The holidays can be a stressful time for all families, especially when it comes to traveling. Boston Children’s Hospital’s Dr. Jessica Tsai offers some quick tips to keep your children healthy–and family stress to a minimum, during your holiday travels.
It’s a busy day at work. Your phone rings, and the principal at your child’s school tells you your child is bullying other students. What do you do?
Popular media tends to focus just on the children who are bullied. So, what about the children who are bullies? According to the U.S. Department of Health & Human Services, approximately 30 percent of young people admit to bullying others. Research also shows that bullies are at greater risk for delinquent behavior and may experience adverse physical and mental health consequences including poor academic achievement, depressive symptoms and more.
Here are some tips to help parents start the conversation, and stop the bullying:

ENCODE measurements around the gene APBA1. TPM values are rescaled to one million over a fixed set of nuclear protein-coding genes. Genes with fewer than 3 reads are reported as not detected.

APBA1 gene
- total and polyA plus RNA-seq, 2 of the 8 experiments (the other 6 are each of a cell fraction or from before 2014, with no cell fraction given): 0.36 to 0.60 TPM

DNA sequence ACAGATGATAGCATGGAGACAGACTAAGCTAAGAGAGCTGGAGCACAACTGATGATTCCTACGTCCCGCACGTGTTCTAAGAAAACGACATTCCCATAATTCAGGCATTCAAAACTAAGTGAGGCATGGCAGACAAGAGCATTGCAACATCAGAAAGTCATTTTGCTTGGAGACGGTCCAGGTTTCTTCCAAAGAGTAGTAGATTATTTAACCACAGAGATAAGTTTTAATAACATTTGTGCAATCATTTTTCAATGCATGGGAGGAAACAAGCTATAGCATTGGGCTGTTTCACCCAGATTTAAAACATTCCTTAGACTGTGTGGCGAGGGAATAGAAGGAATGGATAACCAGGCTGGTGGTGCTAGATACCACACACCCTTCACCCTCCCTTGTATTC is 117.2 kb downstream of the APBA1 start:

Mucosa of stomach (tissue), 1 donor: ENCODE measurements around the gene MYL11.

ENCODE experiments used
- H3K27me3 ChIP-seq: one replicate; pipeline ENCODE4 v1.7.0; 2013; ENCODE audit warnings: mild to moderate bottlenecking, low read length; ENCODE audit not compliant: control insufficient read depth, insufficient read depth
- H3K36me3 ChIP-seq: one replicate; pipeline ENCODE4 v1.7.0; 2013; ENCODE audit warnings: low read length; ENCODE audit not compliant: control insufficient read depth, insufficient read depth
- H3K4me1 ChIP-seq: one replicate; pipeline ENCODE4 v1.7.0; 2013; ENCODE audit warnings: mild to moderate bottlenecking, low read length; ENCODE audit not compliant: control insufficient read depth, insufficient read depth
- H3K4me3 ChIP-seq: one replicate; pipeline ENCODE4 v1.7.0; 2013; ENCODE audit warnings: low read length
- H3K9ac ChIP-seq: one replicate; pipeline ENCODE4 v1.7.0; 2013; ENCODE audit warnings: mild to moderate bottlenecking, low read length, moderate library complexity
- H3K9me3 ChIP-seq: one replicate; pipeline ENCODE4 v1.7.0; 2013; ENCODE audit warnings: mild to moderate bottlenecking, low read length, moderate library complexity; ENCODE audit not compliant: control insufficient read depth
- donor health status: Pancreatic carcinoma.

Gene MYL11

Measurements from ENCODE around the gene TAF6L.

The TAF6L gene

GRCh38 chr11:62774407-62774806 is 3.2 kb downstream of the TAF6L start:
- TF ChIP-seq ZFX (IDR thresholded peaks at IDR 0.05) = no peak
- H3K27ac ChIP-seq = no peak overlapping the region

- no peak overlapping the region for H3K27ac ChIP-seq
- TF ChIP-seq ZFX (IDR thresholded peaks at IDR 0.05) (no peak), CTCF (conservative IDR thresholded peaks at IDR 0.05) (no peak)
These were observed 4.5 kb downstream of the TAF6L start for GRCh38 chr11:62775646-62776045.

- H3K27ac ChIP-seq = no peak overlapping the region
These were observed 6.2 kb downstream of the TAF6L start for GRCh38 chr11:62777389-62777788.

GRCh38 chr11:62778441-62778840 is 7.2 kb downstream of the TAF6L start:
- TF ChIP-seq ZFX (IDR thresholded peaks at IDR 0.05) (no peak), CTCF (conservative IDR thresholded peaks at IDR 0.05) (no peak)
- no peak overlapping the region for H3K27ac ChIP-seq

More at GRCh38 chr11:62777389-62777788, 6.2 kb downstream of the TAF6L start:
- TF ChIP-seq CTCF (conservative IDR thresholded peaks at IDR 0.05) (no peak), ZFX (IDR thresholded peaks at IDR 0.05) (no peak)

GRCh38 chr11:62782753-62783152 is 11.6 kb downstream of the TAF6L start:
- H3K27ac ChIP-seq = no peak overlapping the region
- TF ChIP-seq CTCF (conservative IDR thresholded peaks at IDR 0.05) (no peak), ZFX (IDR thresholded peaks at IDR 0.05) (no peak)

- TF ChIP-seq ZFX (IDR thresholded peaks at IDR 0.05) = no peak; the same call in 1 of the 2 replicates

Imagine walking down the middle school hallway and someone insults you as you pass by.
Picture entering the school bathroom and watching as another student takes your backpack and dumps the contents on the floor.
Imagine being pushed by a classmate in the cafeteria or reading mean comments on social media.
These are common scenarios of a child being victimized by a bully.
According to the U.S. Department of Health and Human Services, 3.2 million children report being bullied during the school year. It is also estimated a staggering 160,000 teenagers miss school every day because of the fear of being victimized.
When your child is being bullied, it hurts. Parents want to help their child end the abuse but are often uncertain how to go about it. Here is a parent’s guide to advocacy. …